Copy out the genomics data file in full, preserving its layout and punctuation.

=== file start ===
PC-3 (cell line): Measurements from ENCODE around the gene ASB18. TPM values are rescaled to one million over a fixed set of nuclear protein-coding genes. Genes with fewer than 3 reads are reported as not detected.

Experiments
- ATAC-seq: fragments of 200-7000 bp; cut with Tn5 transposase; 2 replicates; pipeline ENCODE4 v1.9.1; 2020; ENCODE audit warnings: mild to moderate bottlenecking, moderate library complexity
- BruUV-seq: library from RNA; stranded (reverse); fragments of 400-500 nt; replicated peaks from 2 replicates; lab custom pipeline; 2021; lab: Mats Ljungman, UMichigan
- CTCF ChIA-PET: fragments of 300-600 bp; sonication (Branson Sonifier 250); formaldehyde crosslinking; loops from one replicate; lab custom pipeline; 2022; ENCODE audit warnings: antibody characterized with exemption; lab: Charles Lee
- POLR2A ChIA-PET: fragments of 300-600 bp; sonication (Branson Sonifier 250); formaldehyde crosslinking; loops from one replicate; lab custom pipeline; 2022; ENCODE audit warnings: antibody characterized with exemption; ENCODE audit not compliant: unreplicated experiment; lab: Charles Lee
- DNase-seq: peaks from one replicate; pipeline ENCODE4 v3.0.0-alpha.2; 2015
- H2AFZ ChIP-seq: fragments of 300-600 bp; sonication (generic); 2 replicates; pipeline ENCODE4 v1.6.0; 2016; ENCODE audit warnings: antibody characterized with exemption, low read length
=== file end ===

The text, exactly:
PC-3 (cell line): Measurements from ENCODE around the gene ASB18. TPM values are rescaled to one million over a fixed set of nuclear protein-coding genes. Genes with fewer than 3 reads are reported as not detected.

Experiments
- ATAC-seq: fragments of 200-7000 bp; cut with Tn5 transposase; 2 replicates; pipeline ENCODE4 v1.9.1; 2020; ENCODE audit warnings: mild to moderate bottlenecking, moderate library complexity
- BruUV-seq: library from RNA; stranded (reverse); fragments of 400-500 nt; replicated peaks from 2 replicates; lab custom pipeline; 2021; lab: Mats Ljungman, UMichigan
- CTCF ChIA-PET: fragments of 300-600 bp; sonication (Branson Sonifier 250); formaldehyde crosslinking; loops from one replicate; lab custom pipeline; 2022; ENCODE audit warnings: antibody characterized with exemption; lab: Charles Lee
- POLR2A ChIA-PET: fragments of 300-600 bp; sonication (Branson Sonifier 250); formaldehyde crosslinking; loops from one replicate; lab custom pipeline; 2022; ENCODE audit warnings: antibody characterized with exemption; ENCODE audit not compliant: unreplicated experiment; lab: Charles Lee
- DNase-seq: peaks from one replicate; pipeline ENCODE4 v3.0.0-alpha.2; 2015
- H2AFZ ChIP-seq: fragments of 300-600 bp; sonication (generic); 2 replicates; pipeline ENCODE4 v1.6.0; 2016; ENCODE audit warnings: antibody characterized with exemption, low read length